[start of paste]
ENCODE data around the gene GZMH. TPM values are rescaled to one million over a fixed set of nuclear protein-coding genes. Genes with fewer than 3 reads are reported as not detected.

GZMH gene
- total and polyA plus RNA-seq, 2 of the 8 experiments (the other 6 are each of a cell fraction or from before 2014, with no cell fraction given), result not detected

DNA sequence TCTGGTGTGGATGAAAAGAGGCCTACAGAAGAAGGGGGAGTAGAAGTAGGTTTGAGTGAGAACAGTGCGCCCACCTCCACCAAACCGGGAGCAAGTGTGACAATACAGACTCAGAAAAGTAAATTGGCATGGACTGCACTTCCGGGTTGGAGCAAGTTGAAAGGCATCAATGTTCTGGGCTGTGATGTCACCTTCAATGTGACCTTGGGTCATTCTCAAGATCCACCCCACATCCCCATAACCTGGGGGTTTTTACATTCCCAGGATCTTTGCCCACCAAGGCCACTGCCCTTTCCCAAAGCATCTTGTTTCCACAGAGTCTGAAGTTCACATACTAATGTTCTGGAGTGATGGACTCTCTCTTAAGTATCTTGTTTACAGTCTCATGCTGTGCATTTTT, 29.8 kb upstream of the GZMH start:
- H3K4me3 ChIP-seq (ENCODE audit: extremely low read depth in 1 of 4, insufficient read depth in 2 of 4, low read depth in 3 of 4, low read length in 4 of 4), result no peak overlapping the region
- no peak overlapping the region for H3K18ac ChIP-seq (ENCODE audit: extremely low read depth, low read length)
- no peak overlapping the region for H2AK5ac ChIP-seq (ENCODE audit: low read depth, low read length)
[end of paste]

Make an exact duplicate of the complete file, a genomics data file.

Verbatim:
ENCODE data around the gene GZMH. TPM values are rescaled to one million over a fixed set of nuclear protein-coding genes. Genes with fewer than 3 reads are reported as not detected.

GZMH gene
- total and polyA plus RNA-seq, 2 of the 8 experiments (the other 6 are each of a cell fraction or from before 2014, with no cell fraction given), result not detected

DNA sequence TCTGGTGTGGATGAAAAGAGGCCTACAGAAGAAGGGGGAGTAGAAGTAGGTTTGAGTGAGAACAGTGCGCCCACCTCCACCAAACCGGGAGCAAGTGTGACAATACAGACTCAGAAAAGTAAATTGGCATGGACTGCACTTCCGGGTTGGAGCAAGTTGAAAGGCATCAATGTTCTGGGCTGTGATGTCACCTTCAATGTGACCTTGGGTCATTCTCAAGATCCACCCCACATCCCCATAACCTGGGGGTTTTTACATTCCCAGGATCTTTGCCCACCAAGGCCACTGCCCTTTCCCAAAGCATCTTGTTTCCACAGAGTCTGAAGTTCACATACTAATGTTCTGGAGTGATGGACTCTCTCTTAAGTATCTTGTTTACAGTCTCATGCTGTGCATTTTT, 29.8 kb upstream of the GZMH start:
- H3K4me3 ChIP-seq (ENCODE audit: extremely low read depth in 1 of 4, insufficient read depth in 2 of 4, low read depth in 3 of 4, low read length in 4 of 4), result no peak overlapping the region
- no peak overlapping the region for H3K18ac ChIP-seq (ENCODE audit: extremely low read depth, low read length)
- no peak overlapping the region for H2AK5ac ChIP-seq (ENCODE audit: low read depth, low read length)